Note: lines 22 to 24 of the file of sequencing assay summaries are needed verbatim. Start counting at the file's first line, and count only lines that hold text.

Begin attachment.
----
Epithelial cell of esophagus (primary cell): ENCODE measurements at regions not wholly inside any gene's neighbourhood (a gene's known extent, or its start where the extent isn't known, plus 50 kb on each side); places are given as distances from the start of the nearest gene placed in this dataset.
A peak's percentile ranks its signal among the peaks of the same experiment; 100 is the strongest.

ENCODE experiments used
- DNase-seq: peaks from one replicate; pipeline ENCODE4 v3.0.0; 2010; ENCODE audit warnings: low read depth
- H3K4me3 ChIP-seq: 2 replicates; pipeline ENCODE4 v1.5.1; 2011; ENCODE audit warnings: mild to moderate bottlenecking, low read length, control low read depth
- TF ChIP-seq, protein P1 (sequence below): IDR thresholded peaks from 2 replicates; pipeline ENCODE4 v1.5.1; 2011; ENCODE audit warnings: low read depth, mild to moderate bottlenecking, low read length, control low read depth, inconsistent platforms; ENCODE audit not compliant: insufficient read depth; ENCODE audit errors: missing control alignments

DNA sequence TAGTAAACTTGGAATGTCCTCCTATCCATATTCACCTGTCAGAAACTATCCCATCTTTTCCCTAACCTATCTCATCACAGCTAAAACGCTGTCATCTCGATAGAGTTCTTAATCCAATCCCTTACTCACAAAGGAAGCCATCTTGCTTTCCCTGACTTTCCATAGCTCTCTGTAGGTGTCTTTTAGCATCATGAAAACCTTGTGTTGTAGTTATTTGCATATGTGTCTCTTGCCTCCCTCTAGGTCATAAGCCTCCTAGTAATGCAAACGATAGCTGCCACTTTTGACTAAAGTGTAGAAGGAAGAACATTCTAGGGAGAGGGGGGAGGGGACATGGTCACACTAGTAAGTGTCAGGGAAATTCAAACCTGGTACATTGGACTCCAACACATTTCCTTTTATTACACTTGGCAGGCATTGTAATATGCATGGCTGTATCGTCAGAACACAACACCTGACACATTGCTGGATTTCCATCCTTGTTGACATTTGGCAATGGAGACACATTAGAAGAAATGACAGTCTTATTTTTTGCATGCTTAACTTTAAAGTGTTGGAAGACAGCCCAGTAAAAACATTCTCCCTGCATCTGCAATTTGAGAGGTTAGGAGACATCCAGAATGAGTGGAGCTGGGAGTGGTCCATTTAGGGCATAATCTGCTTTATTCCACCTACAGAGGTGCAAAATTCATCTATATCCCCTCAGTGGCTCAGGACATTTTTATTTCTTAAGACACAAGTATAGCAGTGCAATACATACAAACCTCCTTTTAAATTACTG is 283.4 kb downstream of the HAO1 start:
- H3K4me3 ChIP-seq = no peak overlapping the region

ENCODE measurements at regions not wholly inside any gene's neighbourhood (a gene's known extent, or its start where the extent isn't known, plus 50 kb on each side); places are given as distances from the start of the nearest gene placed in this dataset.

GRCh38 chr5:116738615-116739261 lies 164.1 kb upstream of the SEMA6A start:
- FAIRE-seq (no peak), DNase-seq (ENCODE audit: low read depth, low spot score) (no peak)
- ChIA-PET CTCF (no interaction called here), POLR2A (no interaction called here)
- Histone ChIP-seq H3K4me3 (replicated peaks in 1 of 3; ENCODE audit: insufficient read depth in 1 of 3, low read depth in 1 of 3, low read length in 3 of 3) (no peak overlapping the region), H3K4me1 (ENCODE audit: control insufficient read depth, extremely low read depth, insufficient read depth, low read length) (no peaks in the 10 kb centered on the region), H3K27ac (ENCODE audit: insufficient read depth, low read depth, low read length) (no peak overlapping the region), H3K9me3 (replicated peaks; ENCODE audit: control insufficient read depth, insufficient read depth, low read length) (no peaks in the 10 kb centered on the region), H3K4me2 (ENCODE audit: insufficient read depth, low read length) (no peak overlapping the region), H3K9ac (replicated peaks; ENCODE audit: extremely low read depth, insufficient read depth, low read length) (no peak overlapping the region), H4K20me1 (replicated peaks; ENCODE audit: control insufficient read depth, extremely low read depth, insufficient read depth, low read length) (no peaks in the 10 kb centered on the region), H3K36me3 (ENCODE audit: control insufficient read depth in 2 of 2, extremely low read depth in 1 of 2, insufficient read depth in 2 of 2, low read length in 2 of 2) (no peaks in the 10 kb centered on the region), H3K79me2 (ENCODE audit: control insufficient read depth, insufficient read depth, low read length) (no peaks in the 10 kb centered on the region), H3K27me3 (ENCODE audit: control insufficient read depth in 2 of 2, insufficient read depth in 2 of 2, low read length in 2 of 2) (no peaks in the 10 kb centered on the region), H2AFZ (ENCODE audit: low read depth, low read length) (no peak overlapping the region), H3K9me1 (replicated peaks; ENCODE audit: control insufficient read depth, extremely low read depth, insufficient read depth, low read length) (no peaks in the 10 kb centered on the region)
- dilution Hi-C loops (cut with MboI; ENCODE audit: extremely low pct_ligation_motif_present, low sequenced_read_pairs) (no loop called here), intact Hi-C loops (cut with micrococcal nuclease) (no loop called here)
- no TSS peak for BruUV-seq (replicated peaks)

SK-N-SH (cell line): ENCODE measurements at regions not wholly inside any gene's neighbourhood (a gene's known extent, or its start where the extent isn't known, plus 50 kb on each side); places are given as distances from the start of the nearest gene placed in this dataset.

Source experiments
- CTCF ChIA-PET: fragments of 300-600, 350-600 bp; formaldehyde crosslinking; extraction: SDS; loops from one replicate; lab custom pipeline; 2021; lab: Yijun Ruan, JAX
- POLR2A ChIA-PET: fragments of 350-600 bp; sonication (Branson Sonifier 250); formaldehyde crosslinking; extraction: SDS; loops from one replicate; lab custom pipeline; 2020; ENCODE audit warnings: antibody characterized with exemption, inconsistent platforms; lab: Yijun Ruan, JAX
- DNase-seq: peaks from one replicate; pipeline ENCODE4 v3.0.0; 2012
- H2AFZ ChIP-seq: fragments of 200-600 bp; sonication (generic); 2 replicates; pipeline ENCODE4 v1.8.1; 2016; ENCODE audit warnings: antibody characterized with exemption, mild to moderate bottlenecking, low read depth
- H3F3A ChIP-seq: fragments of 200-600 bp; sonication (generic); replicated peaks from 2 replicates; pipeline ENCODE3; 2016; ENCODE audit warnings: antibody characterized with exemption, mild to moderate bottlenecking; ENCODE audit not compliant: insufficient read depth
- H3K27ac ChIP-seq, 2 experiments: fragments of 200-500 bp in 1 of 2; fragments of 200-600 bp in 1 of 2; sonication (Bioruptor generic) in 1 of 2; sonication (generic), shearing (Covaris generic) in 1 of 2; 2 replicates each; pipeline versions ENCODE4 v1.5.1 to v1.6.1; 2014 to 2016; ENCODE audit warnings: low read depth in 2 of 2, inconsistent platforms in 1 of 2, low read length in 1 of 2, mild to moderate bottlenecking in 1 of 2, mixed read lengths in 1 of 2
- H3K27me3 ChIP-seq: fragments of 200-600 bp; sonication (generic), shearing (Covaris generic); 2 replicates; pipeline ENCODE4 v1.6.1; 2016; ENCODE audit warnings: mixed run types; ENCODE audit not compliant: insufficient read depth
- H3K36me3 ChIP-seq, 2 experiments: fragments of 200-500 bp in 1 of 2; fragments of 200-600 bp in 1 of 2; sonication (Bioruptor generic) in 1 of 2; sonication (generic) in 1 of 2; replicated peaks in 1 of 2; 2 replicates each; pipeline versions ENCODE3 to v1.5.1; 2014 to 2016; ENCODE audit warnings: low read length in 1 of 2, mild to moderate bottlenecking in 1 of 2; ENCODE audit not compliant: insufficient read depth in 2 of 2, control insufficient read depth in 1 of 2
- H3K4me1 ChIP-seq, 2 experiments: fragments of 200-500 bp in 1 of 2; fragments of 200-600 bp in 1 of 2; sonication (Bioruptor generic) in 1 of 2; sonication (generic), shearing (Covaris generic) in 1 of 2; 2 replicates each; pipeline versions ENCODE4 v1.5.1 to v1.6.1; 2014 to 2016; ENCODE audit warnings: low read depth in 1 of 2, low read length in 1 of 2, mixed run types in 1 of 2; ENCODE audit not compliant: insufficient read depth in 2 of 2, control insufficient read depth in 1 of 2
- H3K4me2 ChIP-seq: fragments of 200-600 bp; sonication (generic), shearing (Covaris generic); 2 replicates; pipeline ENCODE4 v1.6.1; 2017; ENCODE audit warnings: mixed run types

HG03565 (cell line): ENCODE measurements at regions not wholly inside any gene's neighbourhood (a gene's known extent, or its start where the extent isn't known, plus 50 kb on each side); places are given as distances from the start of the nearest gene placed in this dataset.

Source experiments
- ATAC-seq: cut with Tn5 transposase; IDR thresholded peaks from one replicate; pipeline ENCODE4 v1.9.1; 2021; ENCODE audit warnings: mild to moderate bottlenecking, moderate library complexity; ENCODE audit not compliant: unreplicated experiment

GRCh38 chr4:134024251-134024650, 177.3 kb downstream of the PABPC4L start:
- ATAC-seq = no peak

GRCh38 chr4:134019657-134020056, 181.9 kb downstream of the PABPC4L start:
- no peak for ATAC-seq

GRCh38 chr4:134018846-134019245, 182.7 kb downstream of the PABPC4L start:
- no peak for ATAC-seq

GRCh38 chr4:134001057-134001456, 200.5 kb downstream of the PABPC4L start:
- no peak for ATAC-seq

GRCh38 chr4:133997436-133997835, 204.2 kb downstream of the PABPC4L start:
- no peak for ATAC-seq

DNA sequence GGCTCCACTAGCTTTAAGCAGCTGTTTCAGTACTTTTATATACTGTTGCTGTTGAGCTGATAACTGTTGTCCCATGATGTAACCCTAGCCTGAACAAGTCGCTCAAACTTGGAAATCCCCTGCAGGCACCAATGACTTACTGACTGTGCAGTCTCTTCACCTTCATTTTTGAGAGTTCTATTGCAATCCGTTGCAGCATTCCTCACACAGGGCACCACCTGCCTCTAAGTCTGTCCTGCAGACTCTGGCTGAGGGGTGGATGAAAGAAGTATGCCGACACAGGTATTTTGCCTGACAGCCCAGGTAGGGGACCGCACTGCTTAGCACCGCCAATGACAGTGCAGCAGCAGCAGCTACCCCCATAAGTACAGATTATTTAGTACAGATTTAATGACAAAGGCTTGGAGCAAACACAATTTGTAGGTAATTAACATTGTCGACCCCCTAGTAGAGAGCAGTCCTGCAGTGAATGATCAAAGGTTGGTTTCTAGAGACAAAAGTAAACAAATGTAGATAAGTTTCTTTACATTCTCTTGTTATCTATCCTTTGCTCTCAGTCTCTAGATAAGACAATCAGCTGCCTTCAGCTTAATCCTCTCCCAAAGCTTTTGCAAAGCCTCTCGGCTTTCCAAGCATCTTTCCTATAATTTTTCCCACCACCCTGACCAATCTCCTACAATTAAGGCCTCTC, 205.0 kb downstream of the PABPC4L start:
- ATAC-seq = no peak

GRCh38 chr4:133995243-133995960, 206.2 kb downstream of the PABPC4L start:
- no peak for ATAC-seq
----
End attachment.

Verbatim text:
- H3F3A ChIP-seq: fragments of 200-600 bp; sonication (generic); replicated peaks from 2 replicates; pipeline ENCODE3; 2016; ENCODE audit warnings: antibody characterized with exemption, mild to moderate bottlenecking; ENCODE audit not compliant: insufficient read depth
- H3K27ac ChIP-seq, 2 experiments: fragments of 200-500 bp in 1 of 2; fragments of 200-600 bp in 1 of 2; sonication (Bioruptor generic) in 1 of 2; sonication (generic), shearing (Covaris generic) in 1 of 2; 2 replicates each; pipeline versions ENCODE4 v1.5.1 to v1.6.1; 2014 to 2016; ENCODE audit warnings: low read depth in 2 of 2, inconsistent platforms in 1 of 2, low read length in 1 of 2, mild to moderate bottlenecking in 1 of 2, mixed read lengths in 1 of 2
- H3K27me3 ChIP-seq: fragments of 200-600 bp; sonication (generic), shearing (Covaris generic); 2 replicates; pipeline ENCODE4 v1.6.1; 2016; ENCODE audit warnings: mixed run types; ENCODE audit not compliant: insufficient read depth